Jose is a waiter. He typically works 50 hours per week in exchange for minimum wage plus tips. Is he entitled to overtime?
Elsa is the restaurant manager where Jose works. She also works 50 hours per week and makes $36,000 per year. Is she entitled to overtime?
Anna is a marketing manager. She creates advertisements, monitors industry trends, and develops marketing campaigns. She works 50 hours per week and makes $50,000 per year. Is she entitled to overtime?
Before we answer those questions, let’s first get a lay of the land.
Federal law creates two categories of employees: Those entitled to overtime pay if they work more than 40 hours in a week (non-exempt employees) and those who are not entitled to overtime pay no matter how much they work (exempt employees). Generally, non-exempt employees are paid hourly and entitled to overtime pay at 1.5 times their regular hourly rate. Exempt employees, by contrast, draw a salary that does not change whether they work 30 hours or 50 in a week. Most people are non-exempt employees and thus qualify for overtime pay.
Figuring out which category you fall into is important but often not as obvious as one might expect. That’s because federal law imposes a variety of legal tests to decide whether an employee is exempt from overtime rules. These tests include, for example, the salary-level test, the salary-basis test, and the duties test.
The salary-level test is the simplest. As of this writing, if you make less than $35,568 per year (i.e., $684 per week) then you are entitled to overtime pay.
If you make more than that, then we need to move to the salary-basis test. This test looks at whether the employee receives a guaranteed minimum amount no matter the quality or quantity of their work. For example, whereas a non-exempt employee only gets paid for the time they actually work, exempt employees get paid for a full day even if they leave work early or take a half day off. They can only be docked if they miss the entire day.
If an employee receives a salary of at least $35,568 per year that is not subject to them working 40 or more hours per week, then we continue to the duties test. This test examines the employee’s tasks and duties to see whether the employee falls within one of the exempt employee categories, which include (among others) executive, administrative, professional, highly compensated, and outside sales.
For the executive exemption, the employee must manage the business or a part of the business. They also normally need to direct the work of at least two people and either have the authority to hire, fire, and promote, or significant input into those decisions.
For the administrative exemption, the employee must perform office or non-manual work directly affecting the company’s management and business operations. In addition, the employee must exercise discretion and independent judgment concerning important matters. This last requirement eliminates many junior administrative types from the exemption.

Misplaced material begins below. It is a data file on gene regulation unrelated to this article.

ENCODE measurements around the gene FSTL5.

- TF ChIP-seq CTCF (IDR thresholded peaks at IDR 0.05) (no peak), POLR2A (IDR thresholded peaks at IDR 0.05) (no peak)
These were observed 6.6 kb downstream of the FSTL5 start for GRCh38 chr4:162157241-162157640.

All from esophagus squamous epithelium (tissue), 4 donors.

For the professional exemption, the job must require significant education and high-level skills in a field of science or learning. These jobs include doctors, lawyers, engineers, dentists, accountants, architects, and teachers.
For the highly-compensated-employee exemption, the employee must perform office or non-manual work, earn at least $107,432 per year, and perform one of the duties of an exempt executive, administrative, or professional employee.
For the outside-sales exemption, the job must be spent making sales or obtaining orders away from the employer’s place of business. The quintessential example is a door-to-door salesman.
Why should businesses slog through the analytical hoops that we just jumped through? Because not paying overtime gets expensive. Employees can bring claims to the CNMI or federal Department of Labor. If so, the employee can get all of their unpaid overtime from the previous three years plus an equal amount as a penalty. And that can be just the tip of a pricy iceberg if the business has incorrectly withheld overtime from several employees.
Now that we understand the legal terrain, let’s revisit the questions above.
Is Jose, the waiter entitled to overtime for any time he works beyond 40 hours per week? Yes. It doesn’t matter that he receives tips. Nor does it matter if he volunteers to work extra time after clocking out. He must receive 1.5 times his normal hourly rate for any time he works beyond 40 hours per week.
How about Elsa, the restaurant manager? Her job title is a manager. And managers don’t get overtime, right? No, not necessarily. It’s not the job title that matters, it’s the actual job responsibilities. If Elsa is really just the head waitress, then she must receive overtime. But if she supervises at least two people, has the power to hire and fire, and spends most of her time on managerial tasks, then she’s not entitled to overtime.
Finally, what about Anna, the marketing manager? It depends. Does she manage at least two full-time employees? Does she set schedules for some employees? Does she make hiring and firing decisions? Does she get docked pay when she misses time at work? Does she spend the bulk of her time managing people?
Often sorting out whether an employee is exempt from overtime is straightforward. But many cases are closer calls. If you’re unsure, consider speaking with an attorney familiar with employment law.
This column is for informational purposes only and is not intended to be taken as legal advice. For your specific case, consult a lawyer.